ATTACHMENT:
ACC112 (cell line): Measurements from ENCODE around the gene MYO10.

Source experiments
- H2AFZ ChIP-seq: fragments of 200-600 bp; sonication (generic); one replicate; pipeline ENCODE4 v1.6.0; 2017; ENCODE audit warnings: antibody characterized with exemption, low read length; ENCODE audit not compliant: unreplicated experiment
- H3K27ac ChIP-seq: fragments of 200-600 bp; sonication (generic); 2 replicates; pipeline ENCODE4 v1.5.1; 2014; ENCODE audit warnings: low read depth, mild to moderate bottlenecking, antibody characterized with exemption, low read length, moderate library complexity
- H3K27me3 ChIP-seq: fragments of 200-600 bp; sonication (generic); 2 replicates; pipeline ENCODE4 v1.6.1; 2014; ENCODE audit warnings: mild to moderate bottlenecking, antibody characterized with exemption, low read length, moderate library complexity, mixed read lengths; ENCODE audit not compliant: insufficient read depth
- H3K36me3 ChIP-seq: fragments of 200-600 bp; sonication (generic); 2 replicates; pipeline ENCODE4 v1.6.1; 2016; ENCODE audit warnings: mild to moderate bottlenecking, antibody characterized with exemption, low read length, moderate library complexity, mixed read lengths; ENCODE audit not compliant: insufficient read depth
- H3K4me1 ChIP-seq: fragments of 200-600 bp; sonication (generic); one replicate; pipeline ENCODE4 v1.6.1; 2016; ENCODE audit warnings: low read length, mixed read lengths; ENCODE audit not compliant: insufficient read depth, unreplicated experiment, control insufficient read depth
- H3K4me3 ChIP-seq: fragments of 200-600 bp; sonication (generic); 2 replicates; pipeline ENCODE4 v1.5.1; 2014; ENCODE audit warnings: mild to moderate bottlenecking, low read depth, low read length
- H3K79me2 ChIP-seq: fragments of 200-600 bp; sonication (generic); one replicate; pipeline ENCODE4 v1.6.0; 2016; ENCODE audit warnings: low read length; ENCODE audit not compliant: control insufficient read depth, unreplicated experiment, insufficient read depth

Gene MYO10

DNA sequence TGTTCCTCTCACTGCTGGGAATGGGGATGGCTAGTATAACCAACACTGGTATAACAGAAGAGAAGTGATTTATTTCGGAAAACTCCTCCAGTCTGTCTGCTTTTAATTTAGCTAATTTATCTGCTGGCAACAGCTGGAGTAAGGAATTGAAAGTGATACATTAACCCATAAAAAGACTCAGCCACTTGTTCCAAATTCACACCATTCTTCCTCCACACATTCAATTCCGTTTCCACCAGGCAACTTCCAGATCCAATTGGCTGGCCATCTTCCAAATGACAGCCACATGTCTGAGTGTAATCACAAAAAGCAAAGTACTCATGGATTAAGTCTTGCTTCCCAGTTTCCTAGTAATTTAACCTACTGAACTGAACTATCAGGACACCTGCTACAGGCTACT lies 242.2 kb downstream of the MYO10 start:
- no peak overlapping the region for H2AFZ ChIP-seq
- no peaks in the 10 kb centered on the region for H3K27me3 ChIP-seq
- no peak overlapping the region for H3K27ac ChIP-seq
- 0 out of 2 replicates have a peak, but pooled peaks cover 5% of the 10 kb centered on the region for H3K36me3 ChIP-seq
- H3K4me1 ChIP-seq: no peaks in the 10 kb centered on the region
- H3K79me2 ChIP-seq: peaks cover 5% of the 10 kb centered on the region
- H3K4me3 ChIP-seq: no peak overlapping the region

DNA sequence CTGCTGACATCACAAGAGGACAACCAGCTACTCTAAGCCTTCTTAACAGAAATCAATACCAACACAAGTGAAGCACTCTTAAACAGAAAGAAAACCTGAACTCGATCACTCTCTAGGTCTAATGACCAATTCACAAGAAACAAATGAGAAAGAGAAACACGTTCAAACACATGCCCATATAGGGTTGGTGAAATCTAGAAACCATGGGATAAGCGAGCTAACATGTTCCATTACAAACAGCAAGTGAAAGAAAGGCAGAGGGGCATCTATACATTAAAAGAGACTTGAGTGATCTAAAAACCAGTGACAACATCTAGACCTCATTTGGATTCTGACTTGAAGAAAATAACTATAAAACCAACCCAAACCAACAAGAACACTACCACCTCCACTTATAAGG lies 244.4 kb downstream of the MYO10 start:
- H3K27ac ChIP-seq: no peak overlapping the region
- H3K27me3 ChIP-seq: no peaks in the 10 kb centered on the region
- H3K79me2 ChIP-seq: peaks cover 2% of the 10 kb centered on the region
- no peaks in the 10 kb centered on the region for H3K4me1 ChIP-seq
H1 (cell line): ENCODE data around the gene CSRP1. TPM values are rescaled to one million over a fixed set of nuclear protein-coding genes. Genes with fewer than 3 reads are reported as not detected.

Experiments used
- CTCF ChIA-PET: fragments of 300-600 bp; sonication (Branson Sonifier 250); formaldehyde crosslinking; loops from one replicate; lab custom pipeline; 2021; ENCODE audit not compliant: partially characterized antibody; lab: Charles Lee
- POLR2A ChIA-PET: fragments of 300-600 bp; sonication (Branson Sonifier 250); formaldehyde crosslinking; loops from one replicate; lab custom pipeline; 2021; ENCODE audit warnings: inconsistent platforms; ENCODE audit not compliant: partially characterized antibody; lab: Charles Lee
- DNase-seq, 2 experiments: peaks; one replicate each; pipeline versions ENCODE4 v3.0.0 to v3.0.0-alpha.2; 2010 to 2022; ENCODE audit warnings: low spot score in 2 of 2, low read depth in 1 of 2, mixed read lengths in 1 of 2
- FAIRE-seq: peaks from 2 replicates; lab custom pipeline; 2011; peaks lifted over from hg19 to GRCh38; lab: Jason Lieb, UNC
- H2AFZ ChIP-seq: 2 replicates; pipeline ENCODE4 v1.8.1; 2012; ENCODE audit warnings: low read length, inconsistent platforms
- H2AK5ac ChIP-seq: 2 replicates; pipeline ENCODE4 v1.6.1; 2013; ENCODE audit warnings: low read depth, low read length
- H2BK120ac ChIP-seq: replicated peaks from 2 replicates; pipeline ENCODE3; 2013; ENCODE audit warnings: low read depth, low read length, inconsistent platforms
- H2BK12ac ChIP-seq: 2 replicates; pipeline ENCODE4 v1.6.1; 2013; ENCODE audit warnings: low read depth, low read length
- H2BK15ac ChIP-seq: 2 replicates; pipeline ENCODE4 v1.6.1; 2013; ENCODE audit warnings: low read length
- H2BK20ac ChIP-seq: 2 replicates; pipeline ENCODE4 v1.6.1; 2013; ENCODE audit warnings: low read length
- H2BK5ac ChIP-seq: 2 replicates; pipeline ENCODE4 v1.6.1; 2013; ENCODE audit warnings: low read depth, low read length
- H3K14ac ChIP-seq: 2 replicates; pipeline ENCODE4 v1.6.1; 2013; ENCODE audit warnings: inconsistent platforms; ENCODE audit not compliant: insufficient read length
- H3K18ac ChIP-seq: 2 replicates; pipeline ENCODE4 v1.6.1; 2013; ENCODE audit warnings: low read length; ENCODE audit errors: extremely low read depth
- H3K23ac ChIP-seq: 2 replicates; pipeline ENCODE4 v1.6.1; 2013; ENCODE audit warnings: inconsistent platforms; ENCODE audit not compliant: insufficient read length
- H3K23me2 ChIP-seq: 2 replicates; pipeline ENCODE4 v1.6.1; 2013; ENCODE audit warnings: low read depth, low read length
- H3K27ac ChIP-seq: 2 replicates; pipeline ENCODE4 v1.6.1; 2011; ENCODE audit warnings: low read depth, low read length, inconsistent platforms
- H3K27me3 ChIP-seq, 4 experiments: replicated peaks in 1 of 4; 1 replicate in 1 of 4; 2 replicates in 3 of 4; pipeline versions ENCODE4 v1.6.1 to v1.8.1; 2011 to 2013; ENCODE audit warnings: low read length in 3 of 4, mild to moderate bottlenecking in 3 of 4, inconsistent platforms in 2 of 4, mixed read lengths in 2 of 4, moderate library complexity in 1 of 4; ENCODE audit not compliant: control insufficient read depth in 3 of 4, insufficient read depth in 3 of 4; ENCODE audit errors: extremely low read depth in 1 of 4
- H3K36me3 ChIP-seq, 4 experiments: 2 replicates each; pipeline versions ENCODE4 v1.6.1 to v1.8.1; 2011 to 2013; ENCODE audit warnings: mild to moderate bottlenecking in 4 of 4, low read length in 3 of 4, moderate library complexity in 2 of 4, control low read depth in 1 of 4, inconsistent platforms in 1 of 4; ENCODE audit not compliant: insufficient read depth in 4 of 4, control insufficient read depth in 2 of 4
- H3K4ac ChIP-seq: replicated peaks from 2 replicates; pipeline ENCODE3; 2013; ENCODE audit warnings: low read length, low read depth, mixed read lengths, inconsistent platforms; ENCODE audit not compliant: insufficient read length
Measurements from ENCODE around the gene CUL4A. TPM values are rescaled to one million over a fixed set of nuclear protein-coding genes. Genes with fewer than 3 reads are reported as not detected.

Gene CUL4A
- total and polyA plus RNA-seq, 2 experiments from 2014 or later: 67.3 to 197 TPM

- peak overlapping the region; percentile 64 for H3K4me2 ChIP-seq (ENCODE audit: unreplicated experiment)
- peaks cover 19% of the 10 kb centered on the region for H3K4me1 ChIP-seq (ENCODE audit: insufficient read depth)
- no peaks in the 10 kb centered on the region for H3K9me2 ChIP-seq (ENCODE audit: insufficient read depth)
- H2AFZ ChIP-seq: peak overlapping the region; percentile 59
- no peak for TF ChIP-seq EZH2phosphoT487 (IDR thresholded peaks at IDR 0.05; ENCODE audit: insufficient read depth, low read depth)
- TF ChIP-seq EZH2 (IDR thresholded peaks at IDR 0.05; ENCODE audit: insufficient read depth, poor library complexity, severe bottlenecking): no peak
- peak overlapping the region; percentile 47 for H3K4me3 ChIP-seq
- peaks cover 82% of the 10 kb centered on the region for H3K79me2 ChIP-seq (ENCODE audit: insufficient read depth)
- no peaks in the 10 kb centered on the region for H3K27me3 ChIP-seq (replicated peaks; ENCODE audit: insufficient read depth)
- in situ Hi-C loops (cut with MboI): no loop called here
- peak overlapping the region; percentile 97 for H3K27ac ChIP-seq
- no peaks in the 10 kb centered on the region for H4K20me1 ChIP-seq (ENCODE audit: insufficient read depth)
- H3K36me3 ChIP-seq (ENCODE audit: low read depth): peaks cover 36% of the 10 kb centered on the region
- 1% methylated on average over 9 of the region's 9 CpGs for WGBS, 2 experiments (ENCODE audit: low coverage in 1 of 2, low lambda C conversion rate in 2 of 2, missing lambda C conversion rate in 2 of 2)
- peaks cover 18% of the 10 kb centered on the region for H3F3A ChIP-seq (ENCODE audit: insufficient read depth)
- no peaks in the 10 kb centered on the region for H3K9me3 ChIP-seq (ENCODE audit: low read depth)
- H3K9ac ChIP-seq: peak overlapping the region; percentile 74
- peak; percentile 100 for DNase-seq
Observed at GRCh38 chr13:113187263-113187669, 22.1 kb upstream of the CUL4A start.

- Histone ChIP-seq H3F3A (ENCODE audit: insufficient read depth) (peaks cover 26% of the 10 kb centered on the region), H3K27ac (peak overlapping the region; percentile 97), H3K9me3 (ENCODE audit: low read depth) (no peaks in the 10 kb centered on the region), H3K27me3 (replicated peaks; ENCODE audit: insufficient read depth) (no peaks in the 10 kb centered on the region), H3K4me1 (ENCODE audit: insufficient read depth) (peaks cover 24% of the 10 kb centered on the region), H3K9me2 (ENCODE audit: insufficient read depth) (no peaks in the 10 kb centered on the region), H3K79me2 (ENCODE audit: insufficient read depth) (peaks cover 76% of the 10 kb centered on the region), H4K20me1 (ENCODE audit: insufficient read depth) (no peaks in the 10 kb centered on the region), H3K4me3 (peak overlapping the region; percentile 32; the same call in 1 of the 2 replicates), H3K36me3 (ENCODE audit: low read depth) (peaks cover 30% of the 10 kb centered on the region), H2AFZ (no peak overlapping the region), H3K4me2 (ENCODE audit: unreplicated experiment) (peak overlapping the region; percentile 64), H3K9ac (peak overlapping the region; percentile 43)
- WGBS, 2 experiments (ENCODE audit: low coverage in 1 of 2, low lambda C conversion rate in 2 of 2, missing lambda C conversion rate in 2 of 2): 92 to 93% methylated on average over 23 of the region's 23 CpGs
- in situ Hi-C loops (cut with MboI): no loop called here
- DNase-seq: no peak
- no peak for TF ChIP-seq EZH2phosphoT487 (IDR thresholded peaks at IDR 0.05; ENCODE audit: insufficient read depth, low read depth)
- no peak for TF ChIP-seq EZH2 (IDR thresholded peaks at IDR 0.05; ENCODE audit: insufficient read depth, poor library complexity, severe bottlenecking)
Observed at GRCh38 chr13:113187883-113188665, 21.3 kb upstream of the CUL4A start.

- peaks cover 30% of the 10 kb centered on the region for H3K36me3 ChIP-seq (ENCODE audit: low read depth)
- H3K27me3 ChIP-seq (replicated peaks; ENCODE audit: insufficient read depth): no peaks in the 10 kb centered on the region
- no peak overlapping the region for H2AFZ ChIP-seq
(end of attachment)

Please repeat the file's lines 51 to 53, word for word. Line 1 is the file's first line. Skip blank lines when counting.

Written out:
- H2AFZ ChIP-seq: peak overlapping the region; percentile 59
- no peak for TF ChIP-seq EZH2phosphoT487 (IDR thresholded peaks at IDR 0.05; ENCODE audit: insufficient read depth, low read depth)
- TF ChIP-seq EZH2 (IDR thresholded peaks at IDR 0.05; ENCODE audit: insufficient read depth, poor library complexity, severe bottlenecking): no peak